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David Cameron’s guide to modern masculinity

Where the magic happens. BBC

On Monday, Cameron revealed that he would not be seeking a third term as PM. He chose an informal interview with the BBC’s deputy political editor, James Landale, as the platform for his surprise announcement. The announcement caused feverish media speculation about his motivation for dropping this political bombshell, and the consequences for the electoral fortunes of the Conservative Party.

We do not know exactly what went on behind the scenes – in the Conservative Party and the BBC – to occasion and shape the announcement. The interview with James Landale was the first in a series of leaders’ profiles broadcast by the BBC as part of their coverage in the run-up to the general election. These profiles represent a growing trend of personalised coverage of political leaders, which places the emphasis on the personalities and private lives of political leaders as the backdrop for discussions of policy.

It is most likely that Cameron chose the BBC profile as the platform for his announcement simply because it is a “soft news” format unlikely to involve confrontational questioning. It allowed him to expand on his intentions and motivations in very personal terms. However, if we look more closely at the semiotics – or symbolism – of the interview we can learn a lot about how Cameron wanted to manage the news.

Kitchen cabinet

Cameron chose to tell Landale while making a “simple” dinner in his gleaming constituency home kitchen. This, in itself, should not be surprising. The election so far has been dominated by politicians holding forth in their kitchens, starting with Ed Miliband appearing in the lesser of his two kitchens, followed by Cameron offering exclusive access to the Sun, which saw him making a quick sardine sandwich with a dash of mayonnaise and eating it elegantly.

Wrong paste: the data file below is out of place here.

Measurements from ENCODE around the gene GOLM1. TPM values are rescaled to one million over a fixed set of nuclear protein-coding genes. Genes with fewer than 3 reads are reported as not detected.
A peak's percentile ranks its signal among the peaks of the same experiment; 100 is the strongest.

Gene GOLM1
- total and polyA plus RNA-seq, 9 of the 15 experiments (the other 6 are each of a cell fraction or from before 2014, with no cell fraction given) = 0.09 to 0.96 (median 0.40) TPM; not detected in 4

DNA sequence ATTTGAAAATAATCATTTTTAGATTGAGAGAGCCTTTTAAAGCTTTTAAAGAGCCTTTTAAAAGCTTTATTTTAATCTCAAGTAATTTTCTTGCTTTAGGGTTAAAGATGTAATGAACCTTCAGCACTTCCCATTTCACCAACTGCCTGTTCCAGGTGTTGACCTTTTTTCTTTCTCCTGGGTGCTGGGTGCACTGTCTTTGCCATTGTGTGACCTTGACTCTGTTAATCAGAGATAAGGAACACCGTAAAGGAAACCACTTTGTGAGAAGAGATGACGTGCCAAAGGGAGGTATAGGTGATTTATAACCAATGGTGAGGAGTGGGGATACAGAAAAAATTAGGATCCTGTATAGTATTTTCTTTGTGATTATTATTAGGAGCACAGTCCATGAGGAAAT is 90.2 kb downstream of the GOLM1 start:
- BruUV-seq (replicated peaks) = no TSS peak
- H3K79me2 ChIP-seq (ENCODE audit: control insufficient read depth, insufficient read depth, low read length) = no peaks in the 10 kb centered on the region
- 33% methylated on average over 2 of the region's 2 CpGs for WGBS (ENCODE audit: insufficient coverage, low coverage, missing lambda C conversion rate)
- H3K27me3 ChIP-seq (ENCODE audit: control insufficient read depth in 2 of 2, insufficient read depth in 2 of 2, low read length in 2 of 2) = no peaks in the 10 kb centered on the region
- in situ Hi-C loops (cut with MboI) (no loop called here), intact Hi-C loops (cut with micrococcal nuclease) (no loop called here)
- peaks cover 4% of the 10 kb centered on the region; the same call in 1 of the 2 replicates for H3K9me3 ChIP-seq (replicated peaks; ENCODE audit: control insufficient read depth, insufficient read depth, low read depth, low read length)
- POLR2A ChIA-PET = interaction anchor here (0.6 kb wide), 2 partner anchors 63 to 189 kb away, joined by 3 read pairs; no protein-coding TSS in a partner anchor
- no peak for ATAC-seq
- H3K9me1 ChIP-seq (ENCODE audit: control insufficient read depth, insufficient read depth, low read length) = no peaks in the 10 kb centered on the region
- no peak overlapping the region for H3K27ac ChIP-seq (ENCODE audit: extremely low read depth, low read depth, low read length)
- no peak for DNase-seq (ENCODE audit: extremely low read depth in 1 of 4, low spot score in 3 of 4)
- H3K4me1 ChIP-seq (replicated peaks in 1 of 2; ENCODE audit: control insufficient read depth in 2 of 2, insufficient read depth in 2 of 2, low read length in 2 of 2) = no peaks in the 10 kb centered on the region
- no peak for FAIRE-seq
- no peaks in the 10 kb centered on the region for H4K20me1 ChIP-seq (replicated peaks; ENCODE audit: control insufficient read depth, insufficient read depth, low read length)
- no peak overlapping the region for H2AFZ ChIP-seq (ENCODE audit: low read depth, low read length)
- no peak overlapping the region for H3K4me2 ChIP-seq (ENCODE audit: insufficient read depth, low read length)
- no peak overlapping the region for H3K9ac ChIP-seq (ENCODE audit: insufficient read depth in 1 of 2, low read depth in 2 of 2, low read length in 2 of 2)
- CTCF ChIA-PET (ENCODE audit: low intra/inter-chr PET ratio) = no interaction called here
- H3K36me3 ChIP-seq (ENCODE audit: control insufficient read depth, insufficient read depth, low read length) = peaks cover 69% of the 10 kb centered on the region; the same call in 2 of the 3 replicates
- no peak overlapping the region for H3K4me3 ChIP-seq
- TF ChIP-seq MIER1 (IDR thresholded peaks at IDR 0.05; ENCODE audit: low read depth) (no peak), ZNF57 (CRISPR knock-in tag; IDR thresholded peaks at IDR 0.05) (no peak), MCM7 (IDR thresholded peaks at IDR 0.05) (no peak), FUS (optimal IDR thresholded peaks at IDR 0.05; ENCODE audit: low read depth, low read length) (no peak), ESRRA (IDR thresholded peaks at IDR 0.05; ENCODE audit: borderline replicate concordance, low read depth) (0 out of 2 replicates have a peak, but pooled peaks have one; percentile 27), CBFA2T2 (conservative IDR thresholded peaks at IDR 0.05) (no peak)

Of course, Cameron has a long-standing track record of using kitchen appearances for moments of heightened political drama. He famously opened his Webcameron videolog series doing the washing up after a porridge breakfast. Cameron explained his approach to the series, saying: “I want to tell you what the Conservative party is doing, what we’re up to, give you behind-the-scenes access so you can actually see what policies we’re developing.”

This mission statement provides important clues about why it is that politicians are hell-bent on showing off their culinary skills and sparkling appliances: It signals access to the domestic, intimate and private spaces the politicians inhabit; away from the cynical and calculating world of politics. Seeing politicians scrape porridge off breakfast plates, in other words, makes them appear more authentic – more truthful and sincere, less performed and rehearsed.

A new masculinity

The flurry of politicians in their kitchens demonstrates broader shifts in the norms of masculinity. Politicians are now not only required to show themselves as decisive leaders, but also loving fathers and husbands who contribute to domestic work, including cooking and child care.